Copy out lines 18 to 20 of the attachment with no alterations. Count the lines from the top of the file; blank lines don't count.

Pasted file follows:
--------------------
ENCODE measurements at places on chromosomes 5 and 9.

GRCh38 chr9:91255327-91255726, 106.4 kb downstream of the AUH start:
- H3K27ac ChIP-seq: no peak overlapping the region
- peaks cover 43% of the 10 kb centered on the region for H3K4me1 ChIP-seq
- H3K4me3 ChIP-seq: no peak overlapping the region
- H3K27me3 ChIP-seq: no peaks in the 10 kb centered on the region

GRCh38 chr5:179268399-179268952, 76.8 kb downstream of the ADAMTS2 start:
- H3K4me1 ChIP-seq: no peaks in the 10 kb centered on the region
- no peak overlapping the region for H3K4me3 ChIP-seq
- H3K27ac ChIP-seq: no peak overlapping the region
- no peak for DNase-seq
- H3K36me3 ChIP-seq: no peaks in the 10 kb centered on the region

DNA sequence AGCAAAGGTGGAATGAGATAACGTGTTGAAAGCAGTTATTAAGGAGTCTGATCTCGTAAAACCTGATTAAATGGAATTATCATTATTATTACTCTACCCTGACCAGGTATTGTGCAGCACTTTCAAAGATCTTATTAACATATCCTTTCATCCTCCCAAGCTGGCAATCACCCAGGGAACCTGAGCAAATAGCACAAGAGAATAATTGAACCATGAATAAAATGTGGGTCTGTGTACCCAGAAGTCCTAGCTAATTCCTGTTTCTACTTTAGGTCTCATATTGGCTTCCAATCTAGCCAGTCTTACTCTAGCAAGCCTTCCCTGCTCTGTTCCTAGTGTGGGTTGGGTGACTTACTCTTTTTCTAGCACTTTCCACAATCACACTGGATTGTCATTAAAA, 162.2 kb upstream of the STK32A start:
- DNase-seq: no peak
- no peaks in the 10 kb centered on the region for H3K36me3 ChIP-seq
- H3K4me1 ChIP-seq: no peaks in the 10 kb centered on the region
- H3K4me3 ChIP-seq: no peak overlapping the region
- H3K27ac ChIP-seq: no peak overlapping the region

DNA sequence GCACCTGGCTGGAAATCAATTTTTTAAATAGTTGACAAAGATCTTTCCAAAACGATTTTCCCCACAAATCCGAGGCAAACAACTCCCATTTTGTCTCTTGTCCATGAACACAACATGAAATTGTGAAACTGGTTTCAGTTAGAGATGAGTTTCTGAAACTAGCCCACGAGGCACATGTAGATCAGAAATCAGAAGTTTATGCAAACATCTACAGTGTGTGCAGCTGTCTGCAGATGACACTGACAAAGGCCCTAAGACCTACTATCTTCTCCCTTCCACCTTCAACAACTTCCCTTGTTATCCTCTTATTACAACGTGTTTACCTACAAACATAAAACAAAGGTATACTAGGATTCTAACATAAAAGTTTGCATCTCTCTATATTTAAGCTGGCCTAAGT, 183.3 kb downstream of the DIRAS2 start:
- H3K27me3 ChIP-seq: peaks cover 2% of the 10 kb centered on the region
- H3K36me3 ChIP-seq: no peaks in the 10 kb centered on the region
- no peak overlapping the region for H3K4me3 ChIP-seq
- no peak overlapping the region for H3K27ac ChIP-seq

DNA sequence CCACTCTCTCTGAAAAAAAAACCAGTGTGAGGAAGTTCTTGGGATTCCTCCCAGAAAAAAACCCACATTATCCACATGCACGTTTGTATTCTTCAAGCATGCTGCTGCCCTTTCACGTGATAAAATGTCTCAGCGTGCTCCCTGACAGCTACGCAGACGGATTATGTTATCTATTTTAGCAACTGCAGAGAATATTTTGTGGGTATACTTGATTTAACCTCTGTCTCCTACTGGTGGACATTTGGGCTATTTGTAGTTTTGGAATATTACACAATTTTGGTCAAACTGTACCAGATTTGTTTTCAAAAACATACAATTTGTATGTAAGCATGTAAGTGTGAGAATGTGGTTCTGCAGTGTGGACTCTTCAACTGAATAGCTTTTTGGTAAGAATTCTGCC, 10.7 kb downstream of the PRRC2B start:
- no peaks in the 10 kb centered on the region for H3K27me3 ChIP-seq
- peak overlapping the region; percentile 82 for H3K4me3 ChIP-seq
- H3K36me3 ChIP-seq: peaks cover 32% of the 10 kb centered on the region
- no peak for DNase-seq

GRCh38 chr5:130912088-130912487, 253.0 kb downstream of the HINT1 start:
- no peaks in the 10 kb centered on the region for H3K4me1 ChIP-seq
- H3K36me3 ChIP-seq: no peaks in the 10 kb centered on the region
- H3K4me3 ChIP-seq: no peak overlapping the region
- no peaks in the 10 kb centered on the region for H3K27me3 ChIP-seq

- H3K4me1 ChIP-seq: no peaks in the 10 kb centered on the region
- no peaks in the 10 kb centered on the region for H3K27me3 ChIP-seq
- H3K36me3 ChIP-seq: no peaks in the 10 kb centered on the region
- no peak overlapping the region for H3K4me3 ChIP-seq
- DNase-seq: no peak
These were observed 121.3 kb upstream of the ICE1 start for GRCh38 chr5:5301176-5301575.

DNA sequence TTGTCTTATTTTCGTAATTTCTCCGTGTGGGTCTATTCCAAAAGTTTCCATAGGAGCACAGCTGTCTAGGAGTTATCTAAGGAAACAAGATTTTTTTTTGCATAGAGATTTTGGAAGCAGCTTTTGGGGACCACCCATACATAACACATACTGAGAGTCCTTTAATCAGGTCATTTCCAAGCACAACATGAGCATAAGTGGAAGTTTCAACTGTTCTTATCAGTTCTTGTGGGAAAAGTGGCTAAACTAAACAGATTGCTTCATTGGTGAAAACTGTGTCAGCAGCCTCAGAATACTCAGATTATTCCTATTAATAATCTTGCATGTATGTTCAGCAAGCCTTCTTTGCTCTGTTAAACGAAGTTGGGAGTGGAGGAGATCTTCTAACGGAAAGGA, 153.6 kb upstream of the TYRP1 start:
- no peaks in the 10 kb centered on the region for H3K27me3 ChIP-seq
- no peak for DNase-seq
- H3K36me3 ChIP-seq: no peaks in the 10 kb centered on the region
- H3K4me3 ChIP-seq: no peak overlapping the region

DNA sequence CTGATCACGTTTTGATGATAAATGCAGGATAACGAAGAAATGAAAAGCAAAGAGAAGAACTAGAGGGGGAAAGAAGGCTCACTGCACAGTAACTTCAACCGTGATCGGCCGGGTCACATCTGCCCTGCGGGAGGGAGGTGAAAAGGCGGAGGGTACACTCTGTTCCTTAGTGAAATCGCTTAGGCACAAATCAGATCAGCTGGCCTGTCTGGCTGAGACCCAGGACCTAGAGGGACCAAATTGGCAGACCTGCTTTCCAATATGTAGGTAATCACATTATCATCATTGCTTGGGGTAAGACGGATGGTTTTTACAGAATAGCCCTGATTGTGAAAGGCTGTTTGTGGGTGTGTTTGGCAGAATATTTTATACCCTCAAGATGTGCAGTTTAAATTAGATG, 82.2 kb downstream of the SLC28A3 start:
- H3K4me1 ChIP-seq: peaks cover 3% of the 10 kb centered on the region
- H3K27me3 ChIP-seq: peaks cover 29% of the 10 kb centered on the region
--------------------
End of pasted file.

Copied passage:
- H3K27ac ChIP-seq: no peak overlapping the region

DNA sequence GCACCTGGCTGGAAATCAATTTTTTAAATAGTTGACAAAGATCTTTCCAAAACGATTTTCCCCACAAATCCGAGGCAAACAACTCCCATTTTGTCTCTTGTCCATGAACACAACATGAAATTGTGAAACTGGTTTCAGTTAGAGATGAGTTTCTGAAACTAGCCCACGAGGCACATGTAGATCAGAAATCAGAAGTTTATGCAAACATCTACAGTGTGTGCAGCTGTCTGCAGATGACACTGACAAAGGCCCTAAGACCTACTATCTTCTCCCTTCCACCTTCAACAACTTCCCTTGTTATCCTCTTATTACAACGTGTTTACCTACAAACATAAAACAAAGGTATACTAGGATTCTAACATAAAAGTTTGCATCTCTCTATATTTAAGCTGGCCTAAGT, 183.3 kb downstream of the DIRAS2 start:
- H3K27me3 ChIP-seq: peaks cover 2% of the 10 kb centered on the region